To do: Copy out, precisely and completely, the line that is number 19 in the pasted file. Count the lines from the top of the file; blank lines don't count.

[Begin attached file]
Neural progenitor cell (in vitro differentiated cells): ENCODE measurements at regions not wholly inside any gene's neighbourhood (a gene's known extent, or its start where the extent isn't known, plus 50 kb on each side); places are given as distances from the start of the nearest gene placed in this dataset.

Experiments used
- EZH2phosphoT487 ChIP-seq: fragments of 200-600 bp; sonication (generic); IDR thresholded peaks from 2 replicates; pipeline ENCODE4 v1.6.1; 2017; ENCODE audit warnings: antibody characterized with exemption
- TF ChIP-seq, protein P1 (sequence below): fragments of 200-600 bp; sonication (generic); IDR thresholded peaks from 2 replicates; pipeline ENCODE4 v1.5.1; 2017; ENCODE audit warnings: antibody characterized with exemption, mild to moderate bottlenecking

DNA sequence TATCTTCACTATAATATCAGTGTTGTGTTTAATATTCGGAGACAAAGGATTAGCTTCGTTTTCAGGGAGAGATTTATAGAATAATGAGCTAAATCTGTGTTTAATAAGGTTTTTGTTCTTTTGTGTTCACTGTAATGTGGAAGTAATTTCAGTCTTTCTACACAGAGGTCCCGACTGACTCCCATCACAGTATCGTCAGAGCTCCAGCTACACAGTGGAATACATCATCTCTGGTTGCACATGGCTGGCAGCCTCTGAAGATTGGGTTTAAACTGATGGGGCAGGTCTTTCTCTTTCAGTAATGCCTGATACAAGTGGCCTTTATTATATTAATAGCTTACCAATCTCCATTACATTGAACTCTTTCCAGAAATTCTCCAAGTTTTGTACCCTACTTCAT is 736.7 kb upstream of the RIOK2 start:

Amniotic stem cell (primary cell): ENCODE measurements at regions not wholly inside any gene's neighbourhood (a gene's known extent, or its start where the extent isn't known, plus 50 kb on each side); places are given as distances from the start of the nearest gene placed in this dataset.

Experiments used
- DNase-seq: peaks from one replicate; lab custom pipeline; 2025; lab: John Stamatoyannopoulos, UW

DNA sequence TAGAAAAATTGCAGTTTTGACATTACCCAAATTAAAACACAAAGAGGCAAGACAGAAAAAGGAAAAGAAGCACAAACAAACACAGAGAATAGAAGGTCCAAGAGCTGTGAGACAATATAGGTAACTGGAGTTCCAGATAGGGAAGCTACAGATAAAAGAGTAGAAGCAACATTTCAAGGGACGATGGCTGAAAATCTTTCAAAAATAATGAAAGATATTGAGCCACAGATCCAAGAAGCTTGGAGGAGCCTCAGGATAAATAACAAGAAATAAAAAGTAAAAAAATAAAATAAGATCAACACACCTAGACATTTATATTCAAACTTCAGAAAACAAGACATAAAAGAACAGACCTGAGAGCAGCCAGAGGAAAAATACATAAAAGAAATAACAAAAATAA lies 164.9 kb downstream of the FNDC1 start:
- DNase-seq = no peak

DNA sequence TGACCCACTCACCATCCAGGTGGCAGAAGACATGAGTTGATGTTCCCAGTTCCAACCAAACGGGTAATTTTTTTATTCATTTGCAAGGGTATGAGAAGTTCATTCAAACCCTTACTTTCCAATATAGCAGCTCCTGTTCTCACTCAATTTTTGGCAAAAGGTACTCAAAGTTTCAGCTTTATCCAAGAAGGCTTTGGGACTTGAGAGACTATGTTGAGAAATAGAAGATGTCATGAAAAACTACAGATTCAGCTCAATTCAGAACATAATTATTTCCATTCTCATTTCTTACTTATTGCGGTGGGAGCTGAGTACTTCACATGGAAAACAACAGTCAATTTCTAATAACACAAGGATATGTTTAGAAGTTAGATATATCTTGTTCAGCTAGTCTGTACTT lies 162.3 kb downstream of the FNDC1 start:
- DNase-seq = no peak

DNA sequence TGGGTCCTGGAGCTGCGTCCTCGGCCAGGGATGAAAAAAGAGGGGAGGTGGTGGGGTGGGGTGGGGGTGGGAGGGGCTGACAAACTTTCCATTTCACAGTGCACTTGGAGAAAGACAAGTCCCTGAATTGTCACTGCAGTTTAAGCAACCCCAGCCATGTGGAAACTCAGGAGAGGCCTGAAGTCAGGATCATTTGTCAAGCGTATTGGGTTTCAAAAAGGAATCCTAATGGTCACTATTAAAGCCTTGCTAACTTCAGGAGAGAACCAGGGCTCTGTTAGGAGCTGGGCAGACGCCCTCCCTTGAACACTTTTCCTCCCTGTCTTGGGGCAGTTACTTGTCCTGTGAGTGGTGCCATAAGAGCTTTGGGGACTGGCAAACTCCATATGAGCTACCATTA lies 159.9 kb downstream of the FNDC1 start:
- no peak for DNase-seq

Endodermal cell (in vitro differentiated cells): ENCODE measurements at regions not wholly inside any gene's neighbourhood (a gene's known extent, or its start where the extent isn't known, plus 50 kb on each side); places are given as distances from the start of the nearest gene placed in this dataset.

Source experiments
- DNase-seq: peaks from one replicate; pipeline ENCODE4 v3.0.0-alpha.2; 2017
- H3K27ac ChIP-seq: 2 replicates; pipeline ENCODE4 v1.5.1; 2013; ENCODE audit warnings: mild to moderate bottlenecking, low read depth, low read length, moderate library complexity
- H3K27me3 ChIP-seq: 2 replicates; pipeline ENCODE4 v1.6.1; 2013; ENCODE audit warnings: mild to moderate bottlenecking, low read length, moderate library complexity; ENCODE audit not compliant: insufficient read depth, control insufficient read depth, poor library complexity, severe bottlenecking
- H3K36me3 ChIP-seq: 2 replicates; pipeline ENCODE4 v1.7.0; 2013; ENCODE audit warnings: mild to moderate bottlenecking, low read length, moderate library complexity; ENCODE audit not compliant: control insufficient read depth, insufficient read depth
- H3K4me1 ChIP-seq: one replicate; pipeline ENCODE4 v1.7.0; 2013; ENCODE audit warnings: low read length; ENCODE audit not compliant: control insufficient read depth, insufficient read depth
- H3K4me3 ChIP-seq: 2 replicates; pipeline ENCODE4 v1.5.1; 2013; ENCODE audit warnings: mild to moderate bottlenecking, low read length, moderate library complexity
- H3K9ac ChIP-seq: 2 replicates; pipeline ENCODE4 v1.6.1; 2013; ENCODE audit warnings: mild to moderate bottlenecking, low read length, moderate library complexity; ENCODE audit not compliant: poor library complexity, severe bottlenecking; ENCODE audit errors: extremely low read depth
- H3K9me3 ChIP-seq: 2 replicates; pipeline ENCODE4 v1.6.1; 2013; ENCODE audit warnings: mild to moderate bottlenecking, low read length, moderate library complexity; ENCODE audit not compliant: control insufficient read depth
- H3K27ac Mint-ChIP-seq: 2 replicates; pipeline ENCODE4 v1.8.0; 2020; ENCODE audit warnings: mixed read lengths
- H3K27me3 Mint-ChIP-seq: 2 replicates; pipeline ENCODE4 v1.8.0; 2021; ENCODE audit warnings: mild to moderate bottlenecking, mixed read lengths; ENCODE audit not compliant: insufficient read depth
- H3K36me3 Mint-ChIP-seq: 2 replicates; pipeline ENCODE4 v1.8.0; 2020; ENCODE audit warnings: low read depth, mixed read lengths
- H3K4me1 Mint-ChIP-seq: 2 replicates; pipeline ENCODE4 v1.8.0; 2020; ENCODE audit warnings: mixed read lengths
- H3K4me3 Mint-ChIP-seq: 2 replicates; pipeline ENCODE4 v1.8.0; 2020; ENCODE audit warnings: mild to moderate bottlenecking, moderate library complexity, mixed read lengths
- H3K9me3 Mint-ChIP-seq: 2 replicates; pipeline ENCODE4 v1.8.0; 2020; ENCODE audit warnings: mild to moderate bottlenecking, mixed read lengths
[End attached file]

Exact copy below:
- H3K27me3 ChIP-seq: 2 replicates; pipeline ENCODE4 v1.6.1; 2013; ENCODE audit warnings: mild to moderate bottlenecking, low read length, moderate library complexity; ENCODE audit not compliant: insufficient read depth, control insufficient read depth, poor library complexity, severe bottlenecking